2. How long will 2 degrees actually exist before we see a repeat of the Challege Oil scenario.

    One must ask if 2 degrees was actually set up to be sold to either of the big players at day one, then we return to our nice cozy (charge what you like) market.
    If we had a teleco watchdog with some teeth they would order the reduction of the MTR to zero, the only reason we know what is going on is that Telecom are forced to declare their profits, so we must assume Voda’s to be not far away from the same.
    Yet another rort paid for by muggins the consumer.

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  4. KiwiGreg (3,278 comments) says:

    Cartels FTW

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  5. MikeNZ (3,233 comments) says:

    The bastards (bad language!) are rorting us, lets screw em into the ground.
    3c by the end of this year in time for Christmas!

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  6. MikeNZ (3,233 comments) says:

    good point Graeme

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  7. Repton (769 comments) says:

    If Vodafone are offering the better deal, does that mean Telecom will be the winner (assuming it goes ahead that way)?

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  8. PaulL (5,449 comments) says:

    I’m interested in how bill and keep would work.

    On the internet, for the average home consumer, there is very little volume of upload and a lot of download. Hence asynchronous bit of ADSL. When you send a request to someone, say Google, it looks for the shortest path to Google, then follows their network to their servers. The response looks for the shortest path to your ISP, then follows your ISP’s network back. For most ISP’s this means it hits their network somewhere in the US, and they pay for the backhaul to NZ. So it is in one sense logical that ISPs would do something similar to bill and keep, as most of the cost accrues to the ISP that has the customer on their network. Pricing is very different for business type plans, where they are doing a lot of uploads.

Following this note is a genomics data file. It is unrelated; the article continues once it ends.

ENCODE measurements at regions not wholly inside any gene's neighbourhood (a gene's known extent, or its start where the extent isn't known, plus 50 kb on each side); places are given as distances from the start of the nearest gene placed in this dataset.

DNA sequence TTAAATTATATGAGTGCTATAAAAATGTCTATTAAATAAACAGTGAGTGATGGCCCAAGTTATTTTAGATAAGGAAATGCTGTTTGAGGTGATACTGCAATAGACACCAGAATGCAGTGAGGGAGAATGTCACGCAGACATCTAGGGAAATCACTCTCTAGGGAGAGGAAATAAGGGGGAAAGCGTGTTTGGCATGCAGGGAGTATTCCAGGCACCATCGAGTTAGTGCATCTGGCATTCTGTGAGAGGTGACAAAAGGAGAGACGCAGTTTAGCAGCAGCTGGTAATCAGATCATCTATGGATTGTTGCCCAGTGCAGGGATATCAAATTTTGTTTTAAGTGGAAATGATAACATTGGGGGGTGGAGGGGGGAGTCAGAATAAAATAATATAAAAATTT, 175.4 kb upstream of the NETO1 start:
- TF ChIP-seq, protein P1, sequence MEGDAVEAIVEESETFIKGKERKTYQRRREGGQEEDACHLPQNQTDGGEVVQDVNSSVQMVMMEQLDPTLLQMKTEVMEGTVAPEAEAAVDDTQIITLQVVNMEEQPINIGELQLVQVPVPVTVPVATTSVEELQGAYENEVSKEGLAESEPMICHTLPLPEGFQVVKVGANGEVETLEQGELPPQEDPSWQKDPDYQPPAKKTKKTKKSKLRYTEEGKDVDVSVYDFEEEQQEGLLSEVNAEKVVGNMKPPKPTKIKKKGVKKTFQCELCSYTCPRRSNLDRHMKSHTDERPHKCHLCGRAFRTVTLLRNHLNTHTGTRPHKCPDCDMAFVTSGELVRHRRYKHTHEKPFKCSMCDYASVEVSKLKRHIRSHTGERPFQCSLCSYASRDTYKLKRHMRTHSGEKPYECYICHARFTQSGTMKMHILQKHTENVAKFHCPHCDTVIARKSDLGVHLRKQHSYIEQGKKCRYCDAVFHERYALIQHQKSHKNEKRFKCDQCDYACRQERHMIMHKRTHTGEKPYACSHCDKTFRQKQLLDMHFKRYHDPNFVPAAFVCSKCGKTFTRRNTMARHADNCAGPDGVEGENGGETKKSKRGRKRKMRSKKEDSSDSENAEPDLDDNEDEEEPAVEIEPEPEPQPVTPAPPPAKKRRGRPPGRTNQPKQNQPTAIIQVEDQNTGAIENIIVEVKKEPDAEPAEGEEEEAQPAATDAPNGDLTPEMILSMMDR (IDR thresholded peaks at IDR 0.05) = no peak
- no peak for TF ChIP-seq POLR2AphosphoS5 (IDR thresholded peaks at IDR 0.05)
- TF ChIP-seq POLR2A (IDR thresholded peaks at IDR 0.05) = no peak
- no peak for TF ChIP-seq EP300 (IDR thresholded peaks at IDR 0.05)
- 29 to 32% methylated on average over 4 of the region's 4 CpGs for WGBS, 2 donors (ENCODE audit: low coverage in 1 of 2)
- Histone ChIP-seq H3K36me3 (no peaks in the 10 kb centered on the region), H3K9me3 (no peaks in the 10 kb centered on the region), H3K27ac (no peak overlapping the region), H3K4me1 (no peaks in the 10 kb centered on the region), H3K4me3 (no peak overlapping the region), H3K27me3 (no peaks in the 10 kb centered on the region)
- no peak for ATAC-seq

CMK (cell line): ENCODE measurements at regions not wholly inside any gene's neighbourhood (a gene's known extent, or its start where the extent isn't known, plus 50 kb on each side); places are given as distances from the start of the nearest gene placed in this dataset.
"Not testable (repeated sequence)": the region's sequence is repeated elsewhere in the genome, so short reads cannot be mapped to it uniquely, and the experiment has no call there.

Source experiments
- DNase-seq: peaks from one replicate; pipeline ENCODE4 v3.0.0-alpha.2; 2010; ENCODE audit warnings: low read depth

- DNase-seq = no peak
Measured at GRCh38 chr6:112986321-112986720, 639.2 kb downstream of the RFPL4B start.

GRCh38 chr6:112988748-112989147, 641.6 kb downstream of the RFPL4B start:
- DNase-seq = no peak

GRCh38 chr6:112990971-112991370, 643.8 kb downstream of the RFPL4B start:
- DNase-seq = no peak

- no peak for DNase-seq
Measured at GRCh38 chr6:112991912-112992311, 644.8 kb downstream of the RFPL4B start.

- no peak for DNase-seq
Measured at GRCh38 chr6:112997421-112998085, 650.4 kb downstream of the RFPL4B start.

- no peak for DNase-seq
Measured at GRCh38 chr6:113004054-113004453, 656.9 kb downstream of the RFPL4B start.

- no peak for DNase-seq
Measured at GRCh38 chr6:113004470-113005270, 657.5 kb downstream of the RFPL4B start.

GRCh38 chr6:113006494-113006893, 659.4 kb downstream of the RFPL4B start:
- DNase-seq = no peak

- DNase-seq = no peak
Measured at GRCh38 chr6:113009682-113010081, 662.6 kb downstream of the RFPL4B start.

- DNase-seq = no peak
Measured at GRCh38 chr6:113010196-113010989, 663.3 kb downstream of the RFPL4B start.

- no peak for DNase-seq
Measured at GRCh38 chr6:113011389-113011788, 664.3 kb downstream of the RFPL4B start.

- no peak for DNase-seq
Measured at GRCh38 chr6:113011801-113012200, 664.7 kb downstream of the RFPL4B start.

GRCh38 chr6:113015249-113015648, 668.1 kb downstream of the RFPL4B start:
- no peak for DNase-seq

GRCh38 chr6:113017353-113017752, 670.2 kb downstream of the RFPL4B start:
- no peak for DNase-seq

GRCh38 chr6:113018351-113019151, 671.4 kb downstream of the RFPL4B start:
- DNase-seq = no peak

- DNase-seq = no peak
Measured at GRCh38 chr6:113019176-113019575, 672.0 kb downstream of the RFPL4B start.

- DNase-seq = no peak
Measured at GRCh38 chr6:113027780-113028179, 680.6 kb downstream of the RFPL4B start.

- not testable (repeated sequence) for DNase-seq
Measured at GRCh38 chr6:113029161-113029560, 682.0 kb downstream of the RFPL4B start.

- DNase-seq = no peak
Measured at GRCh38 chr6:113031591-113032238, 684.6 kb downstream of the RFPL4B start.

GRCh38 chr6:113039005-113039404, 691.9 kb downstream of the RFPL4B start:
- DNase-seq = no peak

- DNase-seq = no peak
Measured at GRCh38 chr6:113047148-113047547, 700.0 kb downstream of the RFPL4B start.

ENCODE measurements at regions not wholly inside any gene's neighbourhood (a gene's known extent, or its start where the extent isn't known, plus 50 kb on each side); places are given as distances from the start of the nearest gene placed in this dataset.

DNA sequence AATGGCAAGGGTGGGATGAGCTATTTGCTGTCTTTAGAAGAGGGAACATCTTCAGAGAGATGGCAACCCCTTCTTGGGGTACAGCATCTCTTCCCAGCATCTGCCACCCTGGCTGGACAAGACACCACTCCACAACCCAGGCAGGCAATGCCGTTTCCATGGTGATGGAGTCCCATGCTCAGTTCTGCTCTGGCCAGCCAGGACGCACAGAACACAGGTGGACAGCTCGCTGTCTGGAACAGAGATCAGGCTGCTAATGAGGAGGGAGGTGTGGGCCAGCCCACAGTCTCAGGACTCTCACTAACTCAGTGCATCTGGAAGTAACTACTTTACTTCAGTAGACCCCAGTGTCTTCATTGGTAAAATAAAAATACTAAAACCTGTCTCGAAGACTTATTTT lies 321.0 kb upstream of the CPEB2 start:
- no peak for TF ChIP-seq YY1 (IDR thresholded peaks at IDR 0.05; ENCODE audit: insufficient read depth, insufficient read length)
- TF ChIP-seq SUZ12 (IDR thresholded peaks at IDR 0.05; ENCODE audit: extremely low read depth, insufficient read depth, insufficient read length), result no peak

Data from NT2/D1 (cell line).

I’m not sure how this correlates to Telcos. The calling network probably has only half the cost at most, so bill and keep would presumably be a really good deal if your customers make lots of phone calls but receive few. If we think text messages it becomes a bit more clear – imagine someone sending bulk txt messages from a low cost provider. Most of the cost of delivery probably hits the recipient’s network. Bill and keep wouldn’t work very well here unless the recipient pays for receiving text messages. Buggered if I’ll be paying for receiving spam though.

    Not convinced, I like the Commerce Commission’s proposal most. But I think it should have a provision for review in, say, 2012. Pricing or technology might move way more than we know about today, so locking in that glide path seems a silly idea so far out.

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  9. libertyscott (344 comments) says:

    22 years ago there was one mobile operator, 16 years ago a second came along, moaned about how the government didn’t regulate to allow it to compete, was told to compete, had a fit of pique and sold up, and the new owner introduced prepay, SMS and the market changed, dramatically. All without the state setting prices.

    Now they run to the state to get approval, even though two operators both share the market between them with equivalent market power.

    What’s to stop a third operator setting up a duplicate network from scratch? Why shouldn’t this all be up to the companies that have poured a fortune into providing services that people want so much? Why should producers have to get permission from the state?